Sequencing Trends Worth Watching
At Scientia we do a great deal of thinking about the evolution of sequencing technology, its commercial potential, and the strategic implications for stakeholders. In this article we outline, define, and describe some of the more forward looking trends we are following, including sequencing activity polarization, workflow value shifts, and clinical and commercial applications.
The first trend to watch is sequencing activity polarization, which we define as an increasing share of total high-throughput sequencing activity being conducted by the largest and smallest sequencing labs. It is driven by a series of centralization and decentralization forces that are acting on the space simultaneously.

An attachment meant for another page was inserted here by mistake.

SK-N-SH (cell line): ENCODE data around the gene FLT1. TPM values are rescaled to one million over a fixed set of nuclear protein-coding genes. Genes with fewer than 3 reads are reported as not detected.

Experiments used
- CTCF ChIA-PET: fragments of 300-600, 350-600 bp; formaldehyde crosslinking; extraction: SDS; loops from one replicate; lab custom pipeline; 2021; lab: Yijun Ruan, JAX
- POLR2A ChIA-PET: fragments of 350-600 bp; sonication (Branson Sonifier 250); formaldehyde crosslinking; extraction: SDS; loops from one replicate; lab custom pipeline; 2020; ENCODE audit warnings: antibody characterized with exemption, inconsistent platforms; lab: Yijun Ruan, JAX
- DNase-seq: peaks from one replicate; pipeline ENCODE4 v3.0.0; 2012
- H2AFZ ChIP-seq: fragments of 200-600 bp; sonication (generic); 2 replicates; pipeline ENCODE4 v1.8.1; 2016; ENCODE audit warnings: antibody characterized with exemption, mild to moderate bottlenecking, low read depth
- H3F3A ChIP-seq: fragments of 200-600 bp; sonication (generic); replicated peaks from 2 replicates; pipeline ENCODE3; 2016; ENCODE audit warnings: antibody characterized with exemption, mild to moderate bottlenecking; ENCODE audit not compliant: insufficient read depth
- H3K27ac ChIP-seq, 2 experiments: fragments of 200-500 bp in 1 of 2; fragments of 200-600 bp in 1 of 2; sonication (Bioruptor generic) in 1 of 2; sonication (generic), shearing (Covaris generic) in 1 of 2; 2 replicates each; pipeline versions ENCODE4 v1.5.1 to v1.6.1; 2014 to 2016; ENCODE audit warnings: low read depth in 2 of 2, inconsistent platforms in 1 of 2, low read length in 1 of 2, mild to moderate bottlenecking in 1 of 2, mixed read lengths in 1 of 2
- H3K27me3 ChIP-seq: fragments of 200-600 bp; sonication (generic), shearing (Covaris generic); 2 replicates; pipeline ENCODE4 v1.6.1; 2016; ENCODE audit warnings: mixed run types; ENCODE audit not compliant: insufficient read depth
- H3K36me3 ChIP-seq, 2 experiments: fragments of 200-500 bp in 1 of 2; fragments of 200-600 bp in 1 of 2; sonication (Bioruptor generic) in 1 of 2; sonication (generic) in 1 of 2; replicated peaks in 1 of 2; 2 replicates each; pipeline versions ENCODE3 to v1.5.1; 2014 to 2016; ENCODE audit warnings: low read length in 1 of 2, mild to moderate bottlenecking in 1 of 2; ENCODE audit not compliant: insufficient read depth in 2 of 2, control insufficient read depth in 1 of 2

The most important centralization force is the emergence of research consortia seeking to sequence and analyze large numbers of human and other large (meta) genomes with the goal of discovering new variants and exploring their significance to human health and other matters of economic and/or scientific importance.
It turns out that this trend drives centralization because there are a number of economies of scale associated with analyzing a lot of genomes. The cost of sample logistics and tracking, sample preparation, the sequencing itself, IT infrastructure, and analysis tends to fall as the number of samples being analyzed by a given center expands.
Scientists who outsource their large projects to larger labs may benefit from these labs’ lower cost basis as well as a reduction in technology acquisition and obsolescence risk. Furthermore, a service provider may be able to provide more standardized and reproducible results.
This centralization process reminds us somewhat of the history of the DNA synthesizer market. In the ’90s many labs synthesized their own DNA, but over time end users have increasingly turned to commercial custom oligo suppliers that are able to provide lower costs and better quality.